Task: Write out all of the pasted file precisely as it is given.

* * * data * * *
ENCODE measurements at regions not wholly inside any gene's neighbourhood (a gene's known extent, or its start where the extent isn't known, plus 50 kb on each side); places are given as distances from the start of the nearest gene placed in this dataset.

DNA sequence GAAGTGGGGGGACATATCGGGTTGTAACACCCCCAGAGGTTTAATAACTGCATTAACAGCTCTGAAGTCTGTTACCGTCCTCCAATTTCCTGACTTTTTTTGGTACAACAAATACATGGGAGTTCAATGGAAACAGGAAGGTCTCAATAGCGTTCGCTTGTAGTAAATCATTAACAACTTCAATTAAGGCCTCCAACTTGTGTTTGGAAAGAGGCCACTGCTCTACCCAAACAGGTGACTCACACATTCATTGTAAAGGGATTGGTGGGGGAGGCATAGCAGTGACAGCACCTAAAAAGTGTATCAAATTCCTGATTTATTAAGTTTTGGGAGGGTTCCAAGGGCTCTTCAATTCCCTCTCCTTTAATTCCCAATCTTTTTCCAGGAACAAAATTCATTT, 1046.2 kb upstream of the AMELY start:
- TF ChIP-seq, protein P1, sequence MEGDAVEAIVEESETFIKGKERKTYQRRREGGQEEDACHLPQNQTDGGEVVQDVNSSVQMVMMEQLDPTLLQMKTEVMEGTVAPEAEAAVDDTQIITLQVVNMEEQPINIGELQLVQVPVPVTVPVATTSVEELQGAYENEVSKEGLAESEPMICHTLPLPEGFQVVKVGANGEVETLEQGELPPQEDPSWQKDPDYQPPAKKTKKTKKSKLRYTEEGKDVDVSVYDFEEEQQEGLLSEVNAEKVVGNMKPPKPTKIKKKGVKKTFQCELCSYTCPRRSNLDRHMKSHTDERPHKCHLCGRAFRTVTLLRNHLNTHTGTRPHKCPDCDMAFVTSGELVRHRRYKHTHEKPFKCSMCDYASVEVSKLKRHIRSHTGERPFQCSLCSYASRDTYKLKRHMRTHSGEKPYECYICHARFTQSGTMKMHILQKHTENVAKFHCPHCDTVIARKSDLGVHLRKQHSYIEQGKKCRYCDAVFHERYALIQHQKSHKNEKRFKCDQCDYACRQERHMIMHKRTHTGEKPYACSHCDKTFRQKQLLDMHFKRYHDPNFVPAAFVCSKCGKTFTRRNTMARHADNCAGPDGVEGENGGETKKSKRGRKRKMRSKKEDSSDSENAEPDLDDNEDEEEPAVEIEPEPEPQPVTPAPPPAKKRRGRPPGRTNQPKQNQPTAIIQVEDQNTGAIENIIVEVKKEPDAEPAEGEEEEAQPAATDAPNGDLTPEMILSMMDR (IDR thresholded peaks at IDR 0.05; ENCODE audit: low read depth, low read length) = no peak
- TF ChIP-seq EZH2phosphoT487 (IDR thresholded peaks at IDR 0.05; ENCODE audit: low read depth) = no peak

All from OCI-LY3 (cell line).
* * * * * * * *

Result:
ENCODE measurements at regions not wholly inside any gene's neighbourhood (a gene's known extent, or its start where the extent isn't known, plus 50 kb on each side); places are given as distances from the start of the nearest gene placed in this dataset.

DNA sequence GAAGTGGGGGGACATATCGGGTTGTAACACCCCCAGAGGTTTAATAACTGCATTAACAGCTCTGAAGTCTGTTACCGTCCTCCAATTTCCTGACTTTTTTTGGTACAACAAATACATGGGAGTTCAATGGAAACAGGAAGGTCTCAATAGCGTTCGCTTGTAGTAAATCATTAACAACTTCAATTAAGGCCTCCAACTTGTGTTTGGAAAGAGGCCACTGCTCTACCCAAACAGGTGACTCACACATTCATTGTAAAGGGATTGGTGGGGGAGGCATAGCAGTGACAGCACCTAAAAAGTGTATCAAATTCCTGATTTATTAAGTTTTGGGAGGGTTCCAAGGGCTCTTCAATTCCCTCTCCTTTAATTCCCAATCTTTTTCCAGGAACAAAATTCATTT, 1046.2 kb upstream of the AMELY start:
- TF ChIP-seq, protein P1, sequence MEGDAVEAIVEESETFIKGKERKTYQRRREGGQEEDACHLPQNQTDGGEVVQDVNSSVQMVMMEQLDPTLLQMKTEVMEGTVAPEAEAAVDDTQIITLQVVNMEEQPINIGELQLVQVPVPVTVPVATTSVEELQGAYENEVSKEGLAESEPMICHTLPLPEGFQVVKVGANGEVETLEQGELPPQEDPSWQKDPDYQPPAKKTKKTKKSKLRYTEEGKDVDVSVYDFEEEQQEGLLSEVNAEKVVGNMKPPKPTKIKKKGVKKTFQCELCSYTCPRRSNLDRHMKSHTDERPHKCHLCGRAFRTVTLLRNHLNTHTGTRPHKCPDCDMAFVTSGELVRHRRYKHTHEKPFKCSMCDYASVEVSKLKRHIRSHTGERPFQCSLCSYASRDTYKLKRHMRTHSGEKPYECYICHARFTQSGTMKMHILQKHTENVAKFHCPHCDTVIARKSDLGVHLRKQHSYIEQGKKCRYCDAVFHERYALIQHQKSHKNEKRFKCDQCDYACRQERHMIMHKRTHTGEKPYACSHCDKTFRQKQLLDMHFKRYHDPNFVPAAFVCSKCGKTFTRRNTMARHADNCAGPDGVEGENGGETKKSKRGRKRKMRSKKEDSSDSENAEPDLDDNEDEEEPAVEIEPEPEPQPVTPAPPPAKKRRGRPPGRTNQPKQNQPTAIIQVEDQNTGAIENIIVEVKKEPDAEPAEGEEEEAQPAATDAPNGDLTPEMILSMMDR (IDR thresholded peaks at IDR 0.05; ENCODE audit: low read depth, low read length) = no peak
- TF ChIP-seq EZH2phosphoT487 (IDR thresholded peaks at IDR 0.05; ENCODE audit: low read depth) = no peak

All from OCI-LY3 (cell line).